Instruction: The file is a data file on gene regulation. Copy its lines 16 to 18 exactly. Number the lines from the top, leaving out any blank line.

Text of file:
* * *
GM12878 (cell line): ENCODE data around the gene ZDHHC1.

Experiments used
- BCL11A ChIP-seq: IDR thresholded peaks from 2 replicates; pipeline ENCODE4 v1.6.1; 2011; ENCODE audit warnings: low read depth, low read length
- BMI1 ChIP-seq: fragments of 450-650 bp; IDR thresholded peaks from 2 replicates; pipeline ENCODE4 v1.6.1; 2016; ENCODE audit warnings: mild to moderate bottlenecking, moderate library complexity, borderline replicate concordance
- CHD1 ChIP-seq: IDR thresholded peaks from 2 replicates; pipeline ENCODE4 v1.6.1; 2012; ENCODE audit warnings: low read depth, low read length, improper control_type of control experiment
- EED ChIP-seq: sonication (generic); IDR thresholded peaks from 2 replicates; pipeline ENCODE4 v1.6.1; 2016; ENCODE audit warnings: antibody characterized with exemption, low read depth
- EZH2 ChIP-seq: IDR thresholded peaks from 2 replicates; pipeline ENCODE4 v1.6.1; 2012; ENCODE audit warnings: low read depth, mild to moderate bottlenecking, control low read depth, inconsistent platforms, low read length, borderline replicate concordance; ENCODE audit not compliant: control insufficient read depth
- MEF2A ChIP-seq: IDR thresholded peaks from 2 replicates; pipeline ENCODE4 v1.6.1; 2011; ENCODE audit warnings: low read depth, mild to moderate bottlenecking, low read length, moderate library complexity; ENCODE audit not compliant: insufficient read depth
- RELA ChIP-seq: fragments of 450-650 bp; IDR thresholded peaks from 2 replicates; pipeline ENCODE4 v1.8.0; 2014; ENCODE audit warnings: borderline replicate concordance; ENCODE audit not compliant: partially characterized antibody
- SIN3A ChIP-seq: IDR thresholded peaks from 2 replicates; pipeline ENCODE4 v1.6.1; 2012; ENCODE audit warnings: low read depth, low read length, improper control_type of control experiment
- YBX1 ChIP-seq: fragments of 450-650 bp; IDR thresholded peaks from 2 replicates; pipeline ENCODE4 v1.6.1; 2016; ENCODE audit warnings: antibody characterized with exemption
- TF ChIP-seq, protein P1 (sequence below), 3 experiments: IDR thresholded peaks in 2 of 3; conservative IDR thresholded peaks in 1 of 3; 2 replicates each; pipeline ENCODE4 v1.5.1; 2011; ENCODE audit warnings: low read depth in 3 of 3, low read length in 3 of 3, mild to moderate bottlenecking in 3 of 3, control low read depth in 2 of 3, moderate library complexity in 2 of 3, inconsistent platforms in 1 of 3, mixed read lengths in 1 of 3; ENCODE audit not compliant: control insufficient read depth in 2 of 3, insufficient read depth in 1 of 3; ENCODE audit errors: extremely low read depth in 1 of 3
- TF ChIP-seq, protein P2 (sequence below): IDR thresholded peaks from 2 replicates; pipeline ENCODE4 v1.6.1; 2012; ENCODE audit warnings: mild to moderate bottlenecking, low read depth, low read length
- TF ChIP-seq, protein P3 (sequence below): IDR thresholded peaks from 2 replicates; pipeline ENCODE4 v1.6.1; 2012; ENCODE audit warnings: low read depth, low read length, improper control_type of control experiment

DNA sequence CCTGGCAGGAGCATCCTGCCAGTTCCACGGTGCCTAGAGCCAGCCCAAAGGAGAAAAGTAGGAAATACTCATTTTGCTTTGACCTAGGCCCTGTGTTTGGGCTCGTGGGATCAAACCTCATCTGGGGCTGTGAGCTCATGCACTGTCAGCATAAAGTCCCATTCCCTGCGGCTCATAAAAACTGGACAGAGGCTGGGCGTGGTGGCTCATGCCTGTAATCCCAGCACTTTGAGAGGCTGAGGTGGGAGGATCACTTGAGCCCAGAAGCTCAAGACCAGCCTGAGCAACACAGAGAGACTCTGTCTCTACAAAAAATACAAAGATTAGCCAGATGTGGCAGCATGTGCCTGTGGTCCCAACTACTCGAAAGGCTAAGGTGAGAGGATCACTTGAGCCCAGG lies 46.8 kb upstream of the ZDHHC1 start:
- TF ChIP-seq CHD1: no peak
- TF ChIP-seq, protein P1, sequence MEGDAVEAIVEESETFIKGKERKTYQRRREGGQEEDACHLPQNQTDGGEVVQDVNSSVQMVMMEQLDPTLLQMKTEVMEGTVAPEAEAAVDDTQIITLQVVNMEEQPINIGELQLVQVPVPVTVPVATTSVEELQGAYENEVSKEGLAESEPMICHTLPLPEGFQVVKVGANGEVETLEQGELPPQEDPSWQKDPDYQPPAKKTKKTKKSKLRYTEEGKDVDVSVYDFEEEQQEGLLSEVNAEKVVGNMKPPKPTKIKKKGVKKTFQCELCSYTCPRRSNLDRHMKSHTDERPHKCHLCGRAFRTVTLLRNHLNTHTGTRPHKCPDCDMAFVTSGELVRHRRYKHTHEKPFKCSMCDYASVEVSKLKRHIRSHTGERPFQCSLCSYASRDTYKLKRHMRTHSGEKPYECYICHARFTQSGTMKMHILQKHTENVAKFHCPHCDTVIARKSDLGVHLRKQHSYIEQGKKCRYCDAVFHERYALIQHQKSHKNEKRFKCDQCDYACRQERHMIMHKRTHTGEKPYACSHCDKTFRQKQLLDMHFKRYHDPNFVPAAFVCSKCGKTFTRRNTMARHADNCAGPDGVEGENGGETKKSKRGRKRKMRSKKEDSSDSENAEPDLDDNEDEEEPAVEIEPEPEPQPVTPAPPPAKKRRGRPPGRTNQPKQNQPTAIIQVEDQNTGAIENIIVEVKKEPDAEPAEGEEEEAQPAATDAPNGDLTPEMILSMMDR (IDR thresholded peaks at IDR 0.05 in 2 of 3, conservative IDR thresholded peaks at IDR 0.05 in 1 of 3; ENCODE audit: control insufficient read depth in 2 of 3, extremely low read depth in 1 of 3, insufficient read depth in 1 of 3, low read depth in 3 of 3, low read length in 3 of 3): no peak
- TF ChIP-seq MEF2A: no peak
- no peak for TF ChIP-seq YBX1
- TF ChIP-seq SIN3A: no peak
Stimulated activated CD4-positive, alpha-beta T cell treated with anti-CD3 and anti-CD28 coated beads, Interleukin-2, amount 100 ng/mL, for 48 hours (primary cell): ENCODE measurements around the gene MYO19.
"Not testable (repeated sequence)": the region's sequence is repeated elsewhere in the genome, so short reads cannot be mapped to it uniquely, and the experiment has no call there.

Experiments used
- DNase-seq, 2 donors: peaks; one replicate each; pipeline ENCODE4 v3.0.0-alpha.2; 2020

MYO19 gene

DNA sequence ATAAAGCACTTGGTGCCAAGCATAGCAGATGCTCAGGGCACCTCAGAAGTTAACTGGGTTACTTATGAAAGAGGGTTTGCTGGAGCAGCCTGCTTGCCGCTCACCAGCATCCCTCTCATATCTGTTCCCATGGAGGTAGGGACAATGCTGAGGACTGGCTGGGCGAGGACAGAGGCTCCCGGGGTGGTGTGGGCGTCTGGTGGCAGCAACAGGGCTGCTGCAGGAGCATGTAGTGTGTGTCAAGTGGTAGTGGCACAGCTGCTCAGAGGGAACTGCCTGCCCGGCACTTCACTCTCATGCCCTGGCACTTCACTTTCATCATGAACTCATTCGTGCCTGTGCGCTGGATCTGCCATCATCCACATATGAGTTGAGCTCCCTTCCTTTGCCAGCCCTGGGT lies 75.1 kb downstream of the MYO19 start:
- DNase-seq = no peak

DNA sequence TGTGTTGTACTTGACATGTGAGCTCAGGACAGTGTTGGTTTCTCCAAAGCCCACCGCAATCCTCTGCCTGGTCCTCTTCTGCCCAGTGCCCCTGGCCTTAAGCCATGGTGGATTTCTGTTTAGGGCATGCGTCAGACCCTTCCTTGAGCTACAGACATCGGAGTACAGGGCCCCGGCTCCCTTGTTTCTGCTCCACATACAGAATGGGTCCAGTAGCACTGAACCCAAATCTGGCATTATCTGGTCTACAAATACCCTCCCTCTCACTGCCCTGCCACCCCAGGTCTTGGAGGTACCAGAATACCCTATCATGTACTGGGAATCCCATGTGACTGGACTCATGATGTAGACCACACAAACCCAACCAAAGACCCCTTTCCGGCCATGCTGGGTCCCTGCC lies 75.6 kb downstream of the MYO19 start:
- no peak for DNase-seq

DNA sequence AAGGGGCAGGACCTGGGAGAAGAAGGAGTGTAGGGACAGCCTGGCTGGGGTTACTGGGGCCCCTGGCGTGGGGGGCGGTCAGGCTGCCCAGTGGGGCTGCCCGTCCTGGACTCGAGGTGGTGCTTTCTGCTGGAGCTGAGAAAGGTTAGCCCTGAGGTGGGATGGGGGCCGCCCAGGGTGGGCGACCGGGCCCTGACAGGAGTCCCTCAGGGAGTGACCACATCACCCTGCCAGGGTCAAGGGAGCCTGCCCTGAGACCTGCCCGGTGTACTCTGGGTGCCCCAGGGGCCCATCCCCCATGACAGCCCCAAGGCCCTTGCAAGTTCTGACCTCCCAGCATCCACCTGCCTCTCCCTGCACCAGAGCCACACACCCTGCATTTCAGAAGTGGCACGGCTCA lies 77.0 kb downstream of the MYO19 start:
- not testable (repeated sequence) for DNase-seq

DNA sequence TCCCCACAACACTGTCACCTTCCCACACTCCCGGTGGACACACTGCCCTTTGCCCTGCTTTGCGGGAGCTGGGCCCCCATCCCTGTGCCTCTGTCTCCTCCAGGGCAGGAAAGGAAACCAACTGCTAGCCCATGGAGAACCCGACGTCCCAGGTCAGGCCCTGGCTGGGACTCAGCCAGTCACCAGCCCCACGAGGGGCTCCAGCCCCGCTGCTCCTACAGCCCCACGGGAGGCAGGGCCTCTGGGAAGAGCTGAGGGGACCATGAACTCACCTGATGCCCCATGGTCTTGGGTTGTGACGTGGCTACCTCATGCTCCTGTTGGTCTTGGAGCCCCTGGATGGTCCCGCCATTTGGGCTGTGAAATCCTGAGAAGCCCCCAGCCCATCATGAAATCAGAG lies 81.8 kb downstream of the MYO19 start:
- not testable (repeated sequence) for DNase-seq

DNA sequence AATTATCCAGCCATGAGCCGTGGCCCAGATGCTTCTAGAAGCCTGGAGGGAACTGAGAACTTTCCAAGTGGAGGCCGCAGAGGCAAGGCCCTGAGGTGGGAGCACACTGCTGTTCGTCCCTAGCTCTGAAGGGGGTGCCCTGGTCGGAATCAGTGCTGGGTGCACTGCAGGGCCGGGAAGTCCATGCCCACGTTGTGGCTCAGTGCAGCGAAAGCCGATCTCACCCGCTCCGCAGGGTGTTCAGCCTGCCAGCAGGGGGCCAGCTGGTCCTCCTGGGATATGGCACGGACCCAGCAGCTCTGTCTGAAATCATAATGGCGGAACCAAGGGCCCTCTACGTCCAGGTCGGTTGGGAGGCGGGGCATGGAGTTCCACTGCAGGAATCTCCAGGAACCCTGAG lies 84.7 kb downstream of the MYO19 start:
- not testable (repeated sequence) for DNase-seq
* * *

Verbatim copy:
- TF ChIP-seq CHD1: no peak
- TF ChIP-seq, protein P1, sequence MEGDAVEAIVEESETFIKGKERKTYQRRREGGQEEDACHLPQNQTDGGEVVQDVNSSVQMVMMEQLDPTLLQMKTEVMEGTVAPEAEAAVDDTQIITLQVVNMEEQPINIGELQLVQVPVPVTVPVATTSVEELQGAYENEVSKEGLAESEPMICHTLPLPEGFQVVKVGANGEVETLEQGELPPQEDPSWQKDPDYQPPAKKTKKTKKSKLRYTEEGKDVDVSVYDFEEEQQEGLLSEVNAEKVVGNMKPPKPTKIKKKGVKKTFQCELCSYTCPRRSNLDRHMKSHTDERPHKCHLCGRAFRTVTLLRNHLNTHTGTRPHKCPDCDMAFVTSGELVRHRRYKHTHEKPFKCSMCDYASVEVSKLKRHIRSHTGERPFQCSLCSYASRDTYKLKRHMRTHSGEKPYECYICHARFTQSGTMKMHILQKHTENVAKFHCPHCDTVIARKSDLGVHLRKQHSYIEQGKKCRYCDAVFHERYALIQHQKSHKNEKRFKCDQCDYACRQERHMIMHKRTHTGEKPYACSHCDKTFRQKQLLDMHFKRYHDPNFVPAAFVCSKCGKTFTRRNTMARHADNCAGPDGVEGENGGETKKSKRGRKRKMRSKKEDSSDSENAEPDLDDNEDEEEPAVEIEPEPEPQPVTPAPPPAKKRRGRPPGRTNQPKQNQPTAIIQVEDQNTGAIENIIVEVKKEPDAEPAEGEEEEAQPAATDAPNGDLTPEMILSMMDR (IDR thresholded peaks at IDR 0.05 in 2 of 3, conservative IDR thresholded peaks at IDR 0.05 in 1 of 3; ENCODE audit: control insufficient read depth in 2 of 3, extremely low read depth in 1 of 3, insufficient read depth in 1 of 3, low read depth in 3 of 3, low read length in 3 of 3): no peak
- TF ChIP-seq MEF2A: no peak